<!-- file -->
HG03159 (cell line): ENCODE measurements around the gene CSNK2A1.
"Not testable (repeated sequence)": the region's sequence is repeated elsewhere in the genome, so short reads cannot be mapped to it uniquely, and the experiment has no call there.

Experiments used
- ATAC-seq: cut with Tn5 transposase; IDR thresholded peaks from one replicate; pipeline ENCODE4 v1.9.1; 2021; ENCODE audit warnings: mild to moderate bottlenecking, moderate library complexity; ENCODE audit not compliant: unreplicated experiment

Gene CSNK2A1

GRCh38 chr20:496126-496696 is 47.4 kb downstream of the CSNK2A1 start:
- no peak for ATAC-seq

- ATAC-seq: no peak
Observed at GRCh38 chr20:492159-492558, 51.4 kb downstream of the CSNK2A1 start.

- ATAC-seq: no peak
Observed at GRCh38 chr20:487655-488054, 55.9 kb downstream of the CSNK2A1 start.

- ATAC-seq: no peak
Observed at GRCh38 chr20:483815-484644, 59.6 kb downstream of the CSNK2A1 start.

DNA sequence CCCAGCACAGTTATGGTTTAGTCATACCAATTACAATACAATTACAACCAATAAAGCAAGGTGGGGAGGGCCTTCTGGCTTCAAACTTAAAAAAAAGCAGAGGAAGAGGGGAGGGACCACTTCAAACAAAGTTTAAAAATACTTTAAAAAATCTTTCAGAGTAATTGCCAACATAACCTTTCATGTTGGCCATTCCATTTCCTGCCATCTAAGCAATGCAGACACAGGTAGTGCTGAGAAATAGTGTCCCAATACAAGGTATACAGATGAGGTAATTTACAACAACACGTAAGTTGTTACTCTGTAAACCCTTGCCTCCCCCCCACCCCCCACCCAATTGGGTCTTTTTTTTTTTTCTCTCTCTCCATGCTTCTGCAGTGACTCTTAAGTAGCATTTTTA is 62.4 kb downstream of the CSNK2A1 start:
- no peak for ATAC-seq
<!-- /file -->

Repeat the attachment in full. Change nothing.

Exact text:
HG03159 (cell line): ENCODE measurements around the gene CSNK2A1.
"Not testable (repeated sequence)": the region's sequence is repeated elsewhere in the genome, so short reads cannot be mapped to it uniquely, and the experiment has no call there.

Experiments used
- ATAC-seq: cut with Tn5 transposase; IDR thresholded peaks from one replicate; pipeline ENCODE4 v1.9.1; 2021; ENCODE audit warnings: mild to moderate bottlenecking, moderate library complexity; ENCODE audit not compliant: unreplicated experiment

Gene CSNK2A1

GRCh38 chr20:496126-496696 is 47.4 kb downstream of the CSNK2A1 start:
- no peak for ATAC-seq

- ATAC-seq: no peak
Observed at GRCh38 chr20:492159-492558, 51.4 kb downstream of the CSNK2A1 start.

- ATAC-seq: no peak
Observed at GRCh38 chr20:487655-488054, 55.9 kb downstream of the CSNK2A1 start.

- ATAC-seq: no peak
Observed at GRCh38 chr20:483815-484644, 59.6 kb downstream of the CSNK2A1 start.

DNA sequence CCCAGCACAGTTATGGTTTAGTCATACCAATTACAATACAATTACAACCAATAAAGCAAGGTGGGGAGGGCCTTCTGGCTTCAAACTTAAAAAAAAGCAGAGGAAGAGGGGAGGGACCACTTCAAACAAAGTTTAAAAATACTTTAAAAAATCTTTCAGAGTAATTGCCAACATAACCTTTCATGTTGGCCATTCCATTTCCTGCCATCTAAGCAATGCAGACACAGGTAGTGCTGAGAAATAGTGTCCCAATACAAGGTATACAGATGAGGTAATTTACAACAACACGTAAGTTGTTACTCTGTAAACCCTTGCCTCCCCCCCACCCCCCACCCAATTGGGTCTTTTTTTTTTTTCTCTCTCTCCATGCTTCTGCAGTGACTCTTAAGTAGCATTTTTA is 62.4 kb downstream of the CSNK2A1 start:
- no peak for ATAC-seq